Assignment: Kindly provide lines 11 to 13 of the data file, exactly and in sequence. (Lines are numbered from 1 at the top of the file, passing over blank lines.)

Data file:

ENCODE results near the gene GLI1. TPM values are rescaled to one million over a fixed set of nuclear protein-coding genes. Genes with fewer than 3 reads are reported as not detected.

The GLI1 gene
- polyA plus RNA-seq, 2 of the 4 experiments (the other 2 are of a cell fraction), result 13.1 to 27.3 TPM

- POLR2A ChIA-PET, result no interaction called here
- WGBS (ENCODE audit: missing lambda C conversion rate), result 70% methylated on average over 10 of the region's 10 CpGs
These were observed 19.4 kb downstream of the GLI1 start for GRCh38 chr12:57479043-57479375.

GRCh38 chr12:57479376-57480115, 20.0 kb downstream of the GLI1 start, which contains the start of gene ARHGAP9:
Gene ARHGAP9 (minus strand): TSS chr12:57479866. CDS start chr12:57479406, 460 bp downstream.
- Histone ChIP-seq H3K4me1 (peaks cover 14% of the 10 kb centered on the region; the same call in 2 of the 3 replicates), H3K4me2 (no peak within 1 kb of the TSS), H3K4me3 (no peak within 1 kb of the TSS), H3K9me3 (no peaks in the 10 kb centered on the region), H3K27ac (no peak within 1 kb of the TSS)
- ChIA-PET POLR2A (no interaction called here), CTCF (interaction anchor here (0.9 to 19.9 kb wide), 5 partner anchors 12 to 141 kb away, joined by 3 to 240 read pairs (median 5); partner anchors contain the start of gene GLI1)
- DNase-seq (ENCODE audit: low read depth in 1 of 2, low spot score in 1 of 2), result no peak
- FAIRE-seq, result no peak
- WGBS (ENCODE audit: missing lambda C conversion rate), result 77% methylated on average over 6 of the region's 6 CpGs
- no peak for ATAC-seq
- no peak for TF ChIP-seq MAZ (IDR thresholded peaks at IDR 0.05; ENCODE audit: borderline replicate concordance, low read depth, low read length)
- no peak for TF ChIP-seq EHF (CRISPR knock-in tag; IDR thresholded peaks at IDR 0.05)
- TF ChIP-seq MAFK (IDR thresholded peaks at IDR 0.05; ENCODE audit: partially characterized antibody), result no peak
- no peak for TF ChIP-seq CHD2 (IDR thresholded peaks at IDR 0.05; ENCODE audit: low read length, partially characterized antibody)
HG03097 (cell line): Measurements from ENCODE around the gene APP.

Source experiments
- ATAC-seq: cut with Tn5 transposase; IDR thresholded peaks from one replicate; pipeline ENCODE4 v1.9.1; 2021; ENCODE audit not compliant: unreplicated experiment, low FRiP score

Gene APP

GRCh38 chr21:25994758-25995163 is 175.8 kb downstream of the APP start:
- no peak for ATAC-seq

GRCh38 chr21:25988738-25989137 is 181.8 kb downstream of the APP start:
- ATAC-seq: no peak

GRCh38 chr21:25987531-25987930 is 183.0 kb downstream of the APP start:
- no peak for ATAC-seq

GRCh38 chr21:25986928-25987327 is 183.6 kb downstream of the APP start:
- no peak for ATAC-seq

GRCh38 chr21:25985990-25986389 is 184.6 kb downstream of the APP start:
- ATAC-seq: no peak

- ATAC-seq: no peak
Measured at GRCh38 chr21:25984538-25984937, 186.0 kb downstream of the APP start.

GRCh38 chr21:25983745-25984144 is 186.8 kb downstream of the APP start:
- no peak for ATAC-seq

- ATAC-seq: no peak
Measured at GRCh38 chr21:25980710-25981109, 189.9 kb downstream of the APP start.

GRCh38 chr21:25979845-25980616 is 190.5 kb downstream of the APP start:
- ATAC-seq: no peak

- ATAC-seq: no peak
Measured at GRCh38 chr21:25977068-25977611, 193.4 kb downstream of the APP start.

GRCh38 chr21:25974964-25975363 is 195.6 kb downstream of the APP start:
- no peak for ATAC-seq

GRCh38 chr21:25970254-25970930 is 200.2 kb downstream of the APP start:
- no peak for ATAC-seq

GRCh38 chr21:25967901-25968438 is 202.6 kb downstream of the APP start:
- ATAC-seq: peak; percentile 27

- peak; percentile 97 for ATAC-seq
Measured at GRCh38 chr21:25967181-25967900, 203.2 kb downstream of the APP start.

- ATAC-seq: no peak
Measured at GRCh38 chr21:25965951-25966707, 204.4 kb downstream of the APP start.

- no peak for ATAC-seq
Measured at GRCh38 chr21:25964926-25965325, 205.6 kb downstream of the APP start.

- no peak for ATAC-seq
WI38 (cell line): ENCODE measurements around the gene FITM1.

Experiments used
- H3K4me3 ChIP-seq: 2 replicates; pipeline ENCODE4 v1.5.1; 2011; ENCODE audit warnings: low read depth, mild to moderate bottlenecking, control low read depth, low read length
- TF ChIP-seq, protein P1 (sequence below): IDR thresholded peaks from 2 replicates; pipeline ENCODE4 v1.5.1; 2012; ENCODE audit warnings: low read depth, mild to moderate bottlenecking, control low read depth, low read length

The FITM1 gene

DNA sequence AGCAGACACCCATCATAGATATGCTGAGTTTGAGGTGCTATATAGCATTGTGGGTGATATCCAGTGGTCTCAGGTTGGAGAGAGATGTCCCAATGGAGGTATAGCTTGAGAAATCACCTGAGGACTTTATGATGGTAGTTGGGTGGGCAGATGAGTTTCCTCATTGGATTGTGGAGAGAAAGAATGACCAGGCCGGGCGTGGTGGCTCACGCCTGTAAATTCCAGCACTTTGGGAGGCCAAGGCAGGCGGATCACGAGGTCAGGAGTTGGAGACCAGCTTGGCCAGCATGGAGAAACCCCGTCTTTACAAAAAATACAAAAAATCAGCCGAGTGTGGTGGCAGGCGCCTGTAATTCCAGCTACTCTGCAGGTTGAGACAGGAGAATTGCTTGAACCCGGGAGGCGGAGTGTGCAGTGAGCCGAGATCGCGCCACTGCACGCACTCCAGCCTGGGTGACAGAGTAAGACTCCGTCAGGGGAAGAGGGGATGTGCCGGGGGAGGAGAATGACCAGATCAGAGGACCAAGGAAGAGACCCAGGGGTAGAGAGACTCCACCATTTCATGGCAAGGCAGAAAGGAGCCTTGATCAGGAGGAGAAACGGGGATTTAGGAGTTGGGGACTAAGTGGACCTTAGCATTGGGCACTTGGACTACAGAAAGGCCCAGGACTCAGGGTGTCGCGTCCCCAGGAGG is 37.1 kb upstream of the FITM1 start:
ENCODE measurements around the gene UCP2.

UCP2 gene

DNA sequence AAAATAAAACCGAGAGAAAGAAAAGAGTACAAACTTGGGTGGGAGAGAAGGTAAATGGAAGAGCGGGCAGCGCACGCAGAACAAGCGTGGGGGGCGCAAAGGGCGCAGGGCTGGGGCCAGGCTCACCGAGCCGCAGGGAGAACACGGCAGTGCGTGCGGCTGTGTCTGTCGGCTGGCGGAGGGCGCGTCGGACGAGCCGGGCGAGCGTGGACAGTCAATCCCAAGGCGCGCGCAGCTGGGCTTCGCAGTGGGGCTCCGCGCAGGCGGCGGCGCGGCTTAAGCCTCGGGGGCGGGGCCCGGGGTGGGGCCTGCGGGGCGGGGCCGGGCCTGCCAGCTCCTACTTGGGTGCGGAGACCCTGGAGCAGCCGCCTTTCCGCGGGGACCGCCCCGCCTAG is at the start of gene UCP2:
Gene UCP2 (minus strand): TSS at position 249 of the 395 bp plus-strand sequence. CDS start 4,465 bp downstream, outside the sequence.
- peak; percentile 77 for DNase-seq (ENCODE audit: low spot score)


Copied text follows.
- DNase-seq (ENCODE audit: low read depth in 1 of 2, low spot score in 1 of 2), result no peak
- FAIRE-seq, result no peak
- WGBS (ENCODE audit: missing lambda C conversion rate), result 77% methylated on average over 6 of the region's 6 CpGs